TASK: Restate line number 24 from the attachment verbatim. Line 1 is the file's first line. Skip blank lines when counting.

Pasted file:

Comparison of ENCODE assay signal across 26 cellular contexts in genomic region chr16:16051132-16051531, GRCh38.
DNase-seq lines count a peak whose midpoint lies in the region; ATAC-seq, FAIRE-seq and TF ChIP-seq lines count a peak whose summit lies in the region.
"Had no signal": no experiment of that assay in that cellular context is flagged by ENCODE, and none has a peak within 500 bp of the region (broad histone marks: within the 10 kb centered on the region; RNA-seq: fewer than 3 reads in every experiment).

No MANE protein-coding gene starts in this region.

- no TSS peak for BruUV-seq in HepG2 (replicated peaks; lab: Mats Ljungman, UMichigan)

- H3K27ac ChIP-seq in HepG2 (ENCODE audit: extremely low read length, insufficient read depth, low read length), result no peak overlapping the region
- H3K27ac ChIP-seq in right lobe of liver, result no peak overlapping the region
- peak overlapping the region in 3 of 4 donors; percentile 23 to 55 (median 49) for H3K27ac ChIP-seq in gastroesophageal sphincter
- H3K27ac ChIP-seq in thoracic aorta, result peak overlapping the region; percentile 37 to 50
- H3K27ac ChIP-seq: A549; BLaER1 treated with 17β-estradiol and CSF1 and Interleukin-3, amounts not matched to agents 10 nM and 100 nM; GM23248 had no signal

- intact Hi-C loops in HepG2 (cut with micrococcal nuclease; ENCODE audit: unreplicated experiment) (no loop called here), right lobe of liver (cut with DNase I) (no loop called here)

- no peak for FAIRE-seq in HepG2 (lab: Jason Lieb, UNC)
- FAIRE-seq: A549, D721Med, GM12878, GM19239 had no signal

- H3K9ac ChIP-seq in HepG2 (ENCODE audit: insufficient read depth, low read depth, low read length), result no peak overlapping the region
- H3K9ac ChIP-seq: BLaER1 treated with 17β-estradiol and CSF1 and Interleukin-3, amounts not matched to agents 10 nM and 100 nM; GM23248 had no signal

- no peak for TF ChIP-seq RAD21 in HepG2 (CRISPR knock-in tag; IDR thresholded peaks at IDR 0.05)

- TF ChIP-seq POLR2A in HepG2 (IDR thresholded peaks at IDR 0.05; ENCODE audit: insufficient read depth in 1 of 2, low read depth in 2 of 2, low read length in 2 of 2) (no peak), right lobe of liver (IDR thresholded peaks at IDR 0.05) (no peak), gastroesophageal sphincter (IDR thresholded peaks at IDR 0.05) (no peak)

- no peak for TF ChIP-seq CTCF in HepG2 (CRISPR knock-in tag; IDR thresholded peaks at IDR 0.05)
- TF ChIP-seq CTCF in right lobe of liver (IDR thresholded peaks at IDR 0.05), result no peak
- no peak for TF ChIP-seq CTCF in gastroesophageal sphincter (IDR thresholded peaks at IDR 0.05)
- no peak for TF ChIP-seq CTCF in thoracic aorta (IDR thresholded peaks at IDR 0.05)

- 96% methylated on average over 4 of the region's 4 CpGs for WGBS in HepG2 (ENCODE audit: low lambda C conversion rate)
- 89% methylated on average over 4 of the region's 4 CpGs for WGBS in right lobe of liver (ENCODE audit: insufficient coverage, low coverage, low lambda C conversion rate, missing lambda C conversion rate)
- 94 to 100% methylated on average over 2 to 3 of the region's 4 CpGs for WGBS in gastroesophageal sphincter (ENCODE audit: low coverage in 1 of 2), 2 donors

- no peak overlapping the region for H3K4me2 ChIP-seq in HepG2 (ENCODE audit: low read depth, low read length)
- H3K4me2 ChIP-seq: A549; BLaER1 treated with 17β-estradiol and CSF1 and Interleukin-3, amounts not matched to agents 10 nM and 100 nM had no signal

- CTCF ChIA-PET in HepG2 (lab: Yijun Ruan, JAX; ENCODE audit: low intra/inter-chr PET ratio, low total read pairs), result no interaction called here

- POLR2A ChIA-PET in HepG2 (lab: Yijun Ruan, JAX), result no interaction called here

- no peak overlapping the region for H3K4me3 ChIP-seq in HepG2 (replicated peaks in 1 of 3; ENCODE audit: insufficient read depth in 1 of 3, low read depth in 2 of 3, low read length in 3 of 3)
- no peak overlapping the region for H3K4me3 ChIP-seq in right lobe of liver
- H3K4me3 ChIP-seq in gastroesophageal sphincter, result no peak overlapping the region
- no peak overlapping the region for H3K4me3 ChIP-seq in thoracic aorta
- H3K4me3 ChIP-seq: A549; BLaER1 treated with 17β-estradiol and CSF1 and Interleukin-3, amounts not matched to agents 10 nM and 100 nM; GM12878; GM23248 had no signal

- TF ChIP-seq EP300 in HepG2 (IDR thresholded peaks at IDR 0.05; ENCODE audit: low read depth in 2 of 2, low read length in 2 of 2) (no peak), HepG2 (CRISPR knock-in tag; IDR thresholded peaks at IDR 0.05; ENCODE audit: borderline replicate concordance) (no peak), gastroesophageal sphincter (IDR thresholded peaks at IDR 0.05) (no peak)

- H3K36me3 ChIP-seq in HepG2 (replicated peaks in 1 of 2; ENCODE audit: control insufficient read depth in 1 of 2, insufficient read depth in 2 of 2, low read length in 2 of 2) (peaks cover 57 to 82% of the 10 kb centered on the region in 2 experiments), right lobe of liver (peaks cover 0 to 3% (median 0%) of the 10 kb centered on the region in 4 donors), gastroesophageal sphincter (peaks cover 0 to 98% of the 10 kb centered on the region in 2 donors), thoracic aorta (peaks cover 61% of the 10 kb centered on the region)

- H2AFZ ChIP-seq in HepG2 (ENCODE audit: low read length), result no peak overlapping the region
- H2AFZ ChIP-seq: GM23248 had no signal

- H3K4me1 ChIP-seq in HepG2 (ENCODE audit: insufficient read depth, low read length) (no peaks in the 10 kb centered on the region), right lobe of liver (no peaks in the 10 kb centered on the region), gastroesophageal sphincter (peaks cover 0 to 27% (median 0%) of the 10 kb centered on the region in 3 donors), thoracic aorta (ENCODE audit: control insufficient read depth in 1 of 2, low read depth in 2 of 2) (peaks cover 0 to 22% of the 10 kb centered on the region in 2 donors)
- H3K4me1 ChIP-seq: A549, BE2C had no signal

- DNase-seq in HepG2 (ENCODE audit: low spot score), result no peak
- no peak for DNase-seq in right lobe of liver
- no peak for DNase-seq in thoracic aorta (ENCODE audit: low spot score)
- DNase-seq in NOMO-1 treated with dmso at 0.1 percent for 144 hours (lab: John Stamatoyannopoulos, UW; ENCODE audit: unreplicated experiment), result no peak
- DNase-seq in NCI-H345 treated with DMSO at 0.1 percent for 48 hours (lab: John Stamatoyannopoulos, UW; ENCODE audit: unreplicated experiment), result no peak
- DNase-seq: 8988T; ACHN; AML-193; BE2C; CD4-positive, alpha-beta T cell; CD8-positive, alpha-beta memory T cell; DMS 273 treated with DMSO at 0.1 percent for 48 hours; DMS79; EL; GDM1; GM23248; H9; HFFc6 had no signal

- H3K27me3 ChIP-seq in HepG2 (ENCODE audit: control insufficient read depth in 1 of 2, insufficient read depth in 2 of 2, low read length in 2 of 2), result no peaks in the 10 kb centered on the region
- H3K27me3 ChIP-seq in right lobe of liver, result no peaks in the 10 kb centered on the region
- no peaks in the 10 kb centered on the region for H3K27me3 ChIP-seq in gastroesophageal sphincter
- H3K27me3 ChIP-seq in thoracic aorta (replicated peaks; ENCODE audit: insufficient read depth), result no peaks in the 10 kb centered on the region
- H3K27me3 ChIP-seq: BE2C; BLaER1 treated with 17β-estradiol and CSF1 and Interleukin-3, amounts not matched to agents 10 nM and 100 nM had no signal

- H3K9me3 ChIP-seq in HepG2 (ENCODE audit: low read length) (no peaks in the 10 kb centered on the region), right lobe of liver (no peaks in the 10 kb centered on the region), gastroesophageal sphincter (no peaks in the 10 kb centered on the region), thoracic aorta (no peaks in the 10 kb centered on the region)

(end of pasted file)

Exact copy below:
- 94 to 100% methylated on average over 2 to 3 of the region's 4 CpGs for WGBS in gastroesophageal sphincter (ENCODE audit: low coverage in 1 of 2), 2 donors